When you're selling gems, be prepared to answer your customer's questions about your wares. Sounds easy, right? You'd be surprised. You'll get questions like the following:

  • How much does this stone cost?
  • What's its color and clarity grade?
  • What kind of cut does it have?
  • What treatments has it received? 
  • Will this stone present any setting problems?

Nothing slows a sale down like saying, "Uhhh, I don't know." However, if you don't know, it's better to be honest than to wing it. (See below).

Have the Proper Tools at Hand

Take a scale, tweezers, loupe, stone papers, calculator, and a sales receipts book to your appointments. I keep my stones in a presentation case but usually have a stone paper with the weight, dimensions, price, and type noted for each gem. When I sell it, I just put the stone in the corresponding paper and hand it to my customer. I also have my business name on the paper, so my customers know where they bought it.

If needed in your area, have the proper tax exempt form for your customers to complete. You can be liable for the tax if you don't have the proper forms completed and signed.

Carry Professional Business Cards

Nothing says amateur louder than cheap business cards you print at home. Nowadays, good, professionally printed business cards aren't expensive.

Turn Off Anything That Can Interrupt Your Meeting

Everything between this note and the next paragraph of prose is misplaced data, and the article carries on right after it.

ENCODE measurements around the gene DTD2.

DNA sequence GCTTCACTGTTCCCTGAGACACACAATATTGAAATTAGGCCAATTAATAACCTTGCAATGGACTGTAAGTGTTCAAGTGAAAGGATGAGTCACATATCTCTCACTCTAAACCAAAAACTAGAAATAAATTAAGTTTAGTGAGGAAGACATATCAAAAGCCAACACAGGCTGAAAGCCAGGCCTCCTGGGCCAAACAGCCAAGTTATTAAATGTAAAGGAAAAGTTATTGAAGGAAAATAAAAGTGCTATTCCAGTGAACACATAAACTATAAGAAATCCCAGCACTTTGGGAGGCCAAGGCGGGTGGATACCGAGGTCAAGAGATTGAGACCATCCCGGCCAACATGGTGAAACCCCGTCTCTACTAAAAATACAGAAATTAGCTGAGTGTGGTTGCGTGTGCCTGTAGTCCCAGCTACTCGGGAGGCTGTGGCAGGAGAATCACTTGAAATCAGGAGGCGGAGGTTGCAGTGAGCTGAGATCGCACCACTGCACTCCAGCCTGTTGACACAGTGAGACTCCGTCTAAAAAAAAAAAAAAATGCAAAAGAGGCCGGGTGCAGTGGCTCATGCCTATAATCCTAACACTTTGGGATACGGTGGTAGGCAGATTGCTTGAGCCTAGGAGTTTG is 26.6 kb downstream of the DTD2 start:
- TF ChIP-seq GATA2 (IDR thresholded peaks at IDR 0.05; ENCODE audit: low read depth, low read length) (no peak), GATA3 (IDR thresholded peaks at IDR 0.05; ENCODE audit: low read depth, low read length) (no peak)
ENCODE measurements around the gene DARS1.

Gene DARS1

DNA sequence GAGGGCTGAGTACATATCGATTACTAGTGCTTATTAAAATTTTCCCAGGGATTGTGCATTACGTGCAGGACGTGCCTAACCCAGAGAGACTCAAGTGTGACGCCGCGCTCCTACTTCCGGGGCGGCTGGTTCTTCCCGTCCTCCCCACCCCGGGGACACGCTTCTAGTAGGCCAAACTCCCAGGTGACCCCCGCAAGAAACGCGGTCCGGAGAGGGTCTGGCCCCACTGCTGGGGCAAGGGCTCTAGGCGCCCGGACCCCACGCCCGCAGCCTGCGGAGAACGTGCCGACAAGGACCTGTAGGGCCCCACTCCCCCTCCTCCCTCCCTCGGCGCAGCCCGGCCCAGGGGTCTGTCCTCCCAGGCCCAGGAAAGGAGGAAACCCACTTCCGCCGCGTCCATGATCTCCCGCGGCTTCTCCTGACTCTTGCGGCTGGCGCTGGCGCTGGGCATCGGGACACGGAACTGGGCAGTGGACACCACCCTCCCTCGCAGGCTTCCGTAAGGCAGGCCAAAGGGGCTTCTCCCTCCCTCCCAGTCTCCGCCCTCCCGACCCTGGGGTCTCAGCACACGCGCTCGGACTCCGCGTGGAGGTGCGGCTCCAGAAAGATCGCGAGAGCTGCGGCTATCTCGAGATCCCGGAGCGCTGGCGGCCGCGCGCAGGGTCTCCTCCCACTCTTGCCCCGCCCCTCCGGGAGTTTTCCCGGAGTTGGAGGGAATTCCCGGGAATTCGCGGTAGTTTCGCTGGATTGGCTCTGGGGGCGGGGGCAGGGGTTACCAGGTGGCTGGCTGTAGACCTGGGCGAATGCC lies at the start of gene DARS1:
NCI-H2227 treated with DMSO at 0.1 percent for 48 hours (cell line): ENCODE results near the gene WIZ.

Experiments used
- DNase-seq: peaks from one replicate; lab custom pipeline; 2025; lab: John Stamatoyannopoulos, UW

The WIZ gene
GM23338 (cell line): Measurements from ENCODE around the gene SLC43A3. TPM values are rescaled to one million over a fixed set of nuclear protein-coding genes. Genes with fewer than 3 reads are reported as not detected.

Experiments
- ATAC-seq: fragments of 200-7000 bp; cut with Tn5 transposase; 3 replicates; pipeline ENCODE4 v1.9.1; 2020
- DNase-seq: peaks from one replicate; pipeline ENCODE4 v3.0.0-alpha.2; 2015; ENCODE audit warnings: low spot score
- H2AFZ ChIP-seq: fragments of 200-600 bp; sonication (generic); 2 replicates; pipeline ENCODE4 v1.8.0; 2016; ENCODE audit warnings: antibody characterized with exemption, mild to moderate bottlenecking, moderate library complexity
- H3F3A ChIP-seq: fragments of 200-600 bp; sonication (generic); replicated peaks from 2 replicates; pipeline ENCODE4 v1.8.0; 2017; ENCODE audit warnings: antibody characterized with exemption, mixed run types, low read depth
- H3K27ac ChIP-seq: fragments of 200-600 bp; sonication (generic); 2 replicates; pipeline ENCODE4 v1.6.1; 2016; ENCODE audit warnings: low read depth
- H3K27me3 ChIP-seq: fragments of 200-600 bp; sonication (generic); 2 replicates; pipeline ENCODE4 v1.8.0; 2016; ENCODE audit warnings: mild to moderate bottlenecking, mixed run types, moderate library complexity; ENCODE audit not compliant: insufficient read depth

Nothing irritates me more than being interrupted by a cell phone in the middle of a business deal. If you answer that call in the middle of a deal, you're saying that whatever it's about is more important than selling gems to your customer. Bad message to send, isn't it?

On the other hand, if you're in your customer's retail store, remember that they don't always have the option to turn things off. Be patient.

If They Say "I Can Get it Cheaper…"

Politely point out to your customers the quality differences between your gems and cheap stones. (The loupe comes in handy here). Explain why your gems are worth more and that, in fact, they can't get them anywhere else — and certainly not cheaper.

However, don't beat a dead horse. If the jeweler is one of those "cheaper is better types," thank them for their time and move on. You're never selling gems to them. Don't waste your time.

Have Clear Business Policies

Be ready to answer your customer's business questions. The following are just some of the questions they might ask:

  • Do you leave things on memo? If so, how do you arrange it?
  • How do you want payment?
  • What are your guarantees, if any?
  • Do you custom cut? If so, have a clear pricing structure.
  • Do you do repair work? How much do you charge?

Stay on Your Promised Price and Schedule

If you say, "I'll have that done on Friday," then do it. No excuses. Treat your customers the way you want to be treated.